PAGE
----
The cereal base can be fabricated from one or more whole grains or flours, including, for example from wheat, corn, oats, barley, rye, rice, sorghum, amaranth and mixtures thereof. The cereal grains and/or flours are combined with water and cooked and formed into a cooked cereal dough. The cooked dough is then extruded under pressure into cereal pellets. The cereal dough can be rolled, flaked, or expanded as well known in the art. The cereal can be vitamin and mineral enriched.

The simulated fruit pieces are shelf stable for extended periods whether packaged alone or combined with an R-T-E cereal base.

The present simulated fruit pieces have a remarkable extended storage stability while maintaining their desirable texture, color and appearance as compared to conventional dried fruit products.

By modest manipulation of the composition of the present pieces, embodiments can be realized which are relatively more chewy, i.e., by using plasticizers, especially vegetable oils, and by using corn syrup sweeteners or glycerine at higher levels or by adjusting the amount or type of starch. Conversely, if desired, pieces can be realized which are friable but which are still not tough by including grain based particulates in the base coating material.

Still another benefit of the present invention is the realization of flake or shredded cereal products containing simulated fruit pieces wherein the cereal pieces are especially crisp and/or resistant to staling. Since the present fruit pieces can be prepared with Aw's of as low as about 0.3, the cereal pieces can be dried to such lower Aw's to realize the crispness and anti-staling benefits provided herein without adversely affecting fruit piece textures.

EXAMPLE 1

A low water activity simulated raspberry piece of the present invention was made by forming a soft gelled center into rectangular cubes, coating the surface of the cubes with chopped and sized dried glycerated cranberry pieces and coating the composite with a thin film of gellan gum to form a continuous skin over the piece. The proportions are as follows:

______________________________________             Amount                   % of Piece______________________________________Soft Berry Center           35.0%Corn Syrup (Iosweet 55% High               20.3%Fructose Corn Syrup)Natural Raspberry Flavor               1.1%Glycerol            36.0%Sorbitol            16.8%Water               7.2%Mod. Corn Starch (Staley Corp.,               5.4%MiraGel 463)Mod. Tapioca Starch (National               5.5%Starch, Stir-N-Set)Fructose            4.0%Malic Acid          0.7%Citric Acid         1.0%Blended Carmine Color               1.0%Dried seedless raspberry powder               0.5%Salt                0.5%               100.0%Particulated Fruit Coating  60.0%Glycerine Infused Dried               98.0%CranberriesNatural Raspberry Flavor               1.0%Maltodextrin        1.0%               100.0%Thin Film Coating           5.0%Sodium Citrate      0.23%Water               77.48%Gellan Gum (Kelcogel F,               0.59%Kelco, Inc.)Citric Acid         0.20%Sucrose             10.5%Blended Carmine Color               0.5%Natural Raspberry Flavor               0.5%Glycerol            10.0%Sunflower Oil       0.5%               100.5%______________________________________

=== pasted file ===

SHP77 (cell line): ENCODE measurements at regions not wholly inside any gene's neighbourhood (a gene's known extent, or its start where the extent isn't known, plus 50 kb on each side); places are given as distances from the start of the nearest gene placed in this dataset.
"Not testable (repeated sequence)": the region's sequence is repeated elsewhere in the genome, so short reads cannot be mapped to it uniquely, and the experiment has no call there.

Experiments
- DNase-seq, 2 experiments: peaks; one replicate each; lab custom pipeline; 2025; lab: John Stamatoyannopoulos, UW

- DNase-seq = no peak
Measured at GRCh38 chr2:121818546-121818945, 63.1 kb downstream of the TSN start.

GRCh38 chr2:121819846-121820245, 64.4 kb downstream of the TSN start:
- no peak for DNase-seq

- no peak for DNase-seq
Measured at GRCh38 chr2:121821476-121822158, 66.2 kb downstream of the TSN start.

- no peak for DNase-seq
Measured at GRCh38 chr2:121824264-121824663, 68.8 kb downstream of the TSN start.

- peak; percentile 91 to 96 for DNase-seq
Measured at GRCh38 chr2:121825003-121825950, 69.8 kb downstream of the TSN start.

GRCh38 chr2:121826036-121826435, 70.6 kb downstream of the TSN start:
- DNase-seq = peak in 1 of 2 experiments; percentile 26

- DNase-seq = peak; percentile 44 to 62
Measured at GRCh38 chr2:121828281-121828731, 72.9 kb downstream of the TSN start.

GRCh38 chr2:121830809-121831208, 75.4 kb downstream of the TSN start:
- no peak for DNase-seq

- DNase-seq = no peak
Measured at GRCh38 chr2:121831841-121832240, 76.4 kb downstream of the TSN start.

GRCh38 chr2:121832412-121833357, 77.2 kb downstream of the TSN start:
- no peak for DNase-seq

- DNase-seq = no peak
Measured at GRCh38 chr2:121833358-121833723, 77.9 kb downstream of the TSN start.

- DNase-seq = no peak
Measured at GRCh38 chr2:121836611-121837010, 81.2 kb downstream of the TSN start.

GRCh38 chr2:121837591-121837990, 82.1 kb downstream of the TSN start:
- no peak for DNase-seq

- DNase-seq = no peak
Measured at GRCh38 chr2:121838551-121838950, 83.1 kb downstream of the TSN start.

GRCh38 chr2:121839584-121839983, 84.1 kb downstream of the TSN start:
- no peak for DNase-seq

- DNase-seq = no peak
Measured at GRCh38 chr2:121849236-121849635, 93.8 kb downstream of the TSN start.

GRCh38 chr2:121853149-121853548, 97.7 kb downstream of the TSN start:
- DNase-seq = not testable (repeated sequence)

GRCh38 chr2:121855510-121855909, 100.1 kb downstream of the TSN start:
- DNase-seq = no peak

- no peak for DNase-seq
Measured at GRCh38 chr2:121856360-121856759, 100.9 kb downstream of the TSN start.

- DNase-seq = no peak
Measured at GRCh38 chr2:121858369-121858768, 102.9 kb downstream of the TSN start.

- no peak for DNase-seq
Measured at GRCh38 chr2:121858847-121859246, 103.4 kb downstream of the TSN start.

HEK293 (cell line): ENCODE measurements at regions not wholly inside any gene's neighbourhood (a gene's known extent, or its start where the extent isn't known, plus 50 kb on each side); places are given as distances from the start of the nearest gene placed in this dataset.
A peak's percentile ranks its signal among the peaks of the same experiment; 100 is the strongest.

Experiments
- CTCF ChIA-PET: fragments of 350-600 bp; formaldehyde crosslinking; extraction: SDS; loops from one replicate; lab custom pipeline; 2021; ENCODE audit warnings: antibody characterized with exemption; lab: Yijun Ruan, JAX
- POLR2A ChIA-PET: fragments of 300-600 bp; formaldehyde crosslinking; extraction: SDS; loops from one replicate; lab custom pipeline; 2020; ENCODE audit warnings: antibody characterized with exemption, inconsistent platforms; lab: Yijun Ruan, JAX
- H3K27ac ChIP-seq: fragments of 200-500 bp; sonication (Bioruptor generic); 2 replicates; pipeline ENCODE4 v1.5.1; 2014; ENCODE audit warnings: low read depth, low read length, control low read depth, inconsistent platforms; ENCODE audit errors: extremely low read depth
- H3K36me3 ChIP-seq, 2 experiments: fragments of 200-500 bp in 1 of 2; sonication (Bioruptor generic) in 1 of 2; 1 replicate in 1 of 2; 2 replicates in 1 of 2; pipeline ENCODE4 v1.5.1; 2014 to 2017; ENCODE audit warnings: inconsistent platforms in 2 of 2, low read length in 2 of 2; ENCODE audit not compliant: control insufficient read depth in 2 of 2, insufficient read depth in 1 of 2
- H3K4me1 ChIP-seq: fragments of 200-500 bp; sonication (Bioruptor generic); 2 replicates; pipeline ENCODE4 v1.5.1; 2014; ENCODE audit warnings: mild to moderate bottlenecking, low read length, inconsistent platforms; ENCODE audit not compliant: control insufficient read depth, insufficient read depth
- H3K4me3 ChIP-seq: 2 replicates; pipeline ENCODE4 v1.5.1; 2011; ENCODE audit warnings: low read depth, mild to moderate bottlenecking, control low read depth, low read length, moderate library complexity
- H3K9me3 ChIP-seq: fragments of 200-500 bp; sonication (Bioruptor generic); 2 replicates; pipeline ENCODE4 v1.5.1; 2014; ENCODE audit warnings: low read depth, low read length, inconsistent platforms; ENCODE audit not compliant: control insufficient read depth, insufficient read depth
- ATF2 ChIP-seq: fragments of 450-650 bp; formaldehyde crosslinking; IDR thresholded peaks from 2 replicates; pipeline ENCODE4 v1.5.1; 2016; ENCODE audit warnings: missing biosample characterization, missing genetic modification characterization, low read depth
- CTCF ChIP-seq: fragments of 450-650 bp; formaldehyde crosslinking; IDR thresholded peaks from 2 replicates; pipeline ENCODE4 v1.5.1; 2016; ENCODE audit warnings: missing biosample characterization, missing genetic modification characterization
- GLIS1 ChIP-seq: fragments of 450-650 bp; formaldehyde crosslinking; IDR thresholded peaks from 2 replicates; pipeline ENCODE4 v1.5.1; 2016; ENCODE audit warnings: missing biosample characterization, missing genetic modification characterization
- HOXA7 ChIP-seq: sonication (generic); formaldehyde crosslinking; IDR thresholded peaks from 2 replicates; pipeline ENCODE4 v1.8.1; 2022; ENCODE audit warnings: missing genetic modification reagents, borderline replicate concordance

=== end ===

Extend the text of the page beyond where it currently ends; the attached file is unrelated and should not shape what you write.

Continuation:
In the preparation of the gel center, the sorbitol and glycerol were added to water to form a humectant syrup. The flavor and corn syrup were then added to the humectant syrup and mixed to uniformity. The remaining dry ingredients were mixed to form a uniform preblend which was subsequently added to the flavored humectant syrup with continuous mixing. The mixture was heated to 140° F. (60DC) with mixing to hydrate the starch to form a gel and poured out to cool to room temperature on a prepared tray. The tray was prepared with a bed monolayer of chopped and sized dried infused cranberry particulates.

The sized cranberry particulates were prepared by first freezing the dried infused cranberries and then cutting them while frozen with an Urschel™ cutter. The cut pieces were then sized by sifting through a U.S. Standard #8 screen and removing fines which passed through a U.S. Standard #6 screen. The particulate material retained on the #6 screen was then used to coat the soft gelled center material.

Upon cooling, the gelled matrix was cut into rectangular cubes and deposited into a bed of excess particulate material. The pieces were tumbled to coat the surface. Excess particulate material was removed. The pieces were then dipped in a bath containing the film forming hydrocolloid gum prepared as described below. The pieces were then placed on a screen and dried in a forced air oven 11/2 hours at 130° F. to a final Aw of 0.35.